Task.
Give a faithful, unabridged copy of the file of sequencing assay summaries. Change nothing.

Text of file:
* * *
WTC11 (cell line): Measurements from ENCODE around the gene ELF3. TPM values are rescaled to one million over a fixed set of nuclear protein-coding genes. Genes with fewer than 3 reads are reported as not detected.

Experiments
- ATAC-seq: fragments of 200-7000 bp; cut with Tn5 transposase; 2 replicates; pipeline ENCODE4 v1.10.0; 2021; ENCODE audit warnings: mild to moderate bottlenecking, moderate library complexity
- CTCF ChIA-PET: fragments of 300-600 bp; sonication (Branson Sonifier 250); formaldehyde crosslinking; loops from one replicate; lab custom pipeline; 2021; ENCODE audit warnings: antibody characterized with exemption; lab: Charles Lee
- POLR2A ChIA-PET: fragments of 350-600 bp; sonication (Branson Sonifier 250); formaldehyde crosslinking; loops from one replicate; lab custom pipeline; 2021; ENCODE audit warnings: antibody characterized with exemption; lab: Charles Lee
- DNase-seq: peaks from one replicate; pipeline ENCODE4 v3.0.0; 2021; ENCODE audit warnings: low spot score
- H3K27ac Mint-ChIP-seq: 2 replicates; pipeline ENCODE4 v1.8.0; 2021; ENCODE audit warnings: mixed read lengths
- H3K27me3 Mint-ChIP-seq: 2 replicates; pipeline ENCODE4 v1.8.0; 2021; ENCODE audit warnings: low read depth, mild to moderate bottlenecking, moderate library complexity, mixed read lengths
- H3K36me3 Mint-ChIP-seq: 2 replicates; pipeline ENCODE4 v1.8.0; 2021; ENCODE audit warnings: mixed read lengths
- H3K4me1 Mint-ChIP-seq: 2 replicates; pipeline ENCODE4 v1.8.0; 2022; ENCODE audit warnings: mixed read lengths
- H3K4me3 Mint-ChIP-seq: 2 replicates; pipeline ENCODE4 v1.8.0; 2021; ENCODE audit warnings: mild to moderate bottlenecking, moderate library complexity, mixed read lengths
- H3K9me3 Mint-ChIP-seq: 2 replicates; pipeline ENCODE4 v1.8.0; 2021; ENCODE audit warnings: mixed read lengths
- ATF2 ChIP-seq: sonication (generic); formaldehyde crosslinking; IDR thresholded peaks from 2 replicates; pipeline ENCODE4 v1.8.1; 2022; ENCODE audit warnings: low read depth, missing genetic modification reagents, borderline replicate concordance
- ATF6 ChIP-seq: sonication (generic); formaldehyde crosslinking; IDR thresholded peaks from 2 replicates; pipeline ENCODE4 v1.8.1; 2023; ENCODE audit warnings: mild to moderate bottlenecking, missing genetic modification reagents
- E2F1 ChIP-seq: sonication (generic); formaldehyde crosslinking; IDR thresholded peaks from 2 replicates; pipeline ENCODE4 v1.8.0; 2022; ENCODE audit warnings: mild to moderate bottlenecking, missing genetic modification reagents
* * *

WTC11 (cell line): Measurements from ENCODE around the gene ELF3. TPM values are rescaled to one million over a fixed set of nuclear protein-coding genes. Genes with fewer than 3 reads are reported as not detected.

Experiments
- ATAC-seq: fragments of 200-7000 bp; cut with Tn5 transposase; 2 replicates; pipeline ENCODE4 v1.10.0; 2021; ENCODE audit warnings: mild to moderate bottlenecking, moderate library complexity
- CTCF ChIA-PET: fragments of 300-600 bp; sonication (Branson Sonifier 250); formaldehyde crosslinking; loops from one replicate; lab custom pipeline; 2021; ENCODE audit warnings: antibody characterized with exemption; lab: Charles Lee
- POLR2A ChIA-PET: fragments of 350-600 bp; sonication (Branson Sonifier 250); formaldehyde crosslinking; loops from one replicate; lab custom pipeline; 2021; ENCODE audit warnings: antibody characterized with exemption; lab: Charles Lee
- DNase-seq: peaks from one replicate; pipeline ENCODE4 v3.0.0; 2021; ENCODE audit warnings: low spot score
- H3K27ac Mint-ChIP-seq: 2 replicates; pipeline ENCODE4 v1.8.0; 2021; ENCODE audit warnings: mixed read lengths
- H3K27me3 Mint-ChIP-seq: 2 replicates; pipeline ENCODE4 v1.8.0; 2021; ENCODE audit warnings: low read depth, mild to moderate bottlenecking, moderate library complexity, mixed read lengths
- H3K36me3 Mint-ChIP-seq: 2 replicates; pipeline ENCODE4 v1.8.0; 2021; ENCODE audit warnings: mixed read lengths
- H3K4me1 Mint-ChIP-seq: 2 replicates; pipeline ENCODE4 v1.8.0; 2022; ENCODE audit warnings: mixed read lengths
- H3K4me3 Mint-ChIP-seq: 2 replicates; pipeline ENCODE4 v1.8.0; 2021; ENCODE audit warnings: mild to moderate bottlenecking, moderate library complexity, mixed read lengths
- H3K9me3 Mint-ChIP-seq: 2 replicates; pipeline ENCODE4 v1.8.0; 2021; ENCODE audit warnings: mixed read lengths
- ATF2 ChIP-seq: sonication (generic); formaldehyde crosslinking; IDR thresholded peaks from 2 replicates; pipeline ENCODE4 v1.8.1; 2022; ENCODE audit warnings: low read depth, missing genetic modification reagents, borderline replicate concordance
- ATF6 ChIP-seq: sonication (generic); formaldehyde crosslinking; IDR thresholded peaks from 2 replicates; pipeline ENCODE4 v1.8.1; 2023; ENCODE audit warnings: mild to moderate bottlenecking, missing genetic modification reagents
- E2F1 ChIP-seq: sonication (generic); formaldehyde crosslinking; IDR thresholded peaks from 2 replicates; pipeline ENCODE4 v1.8.0; 2022; ENCODE audit warnings: mild to moderate bottlenecking, missing genetic modification reagents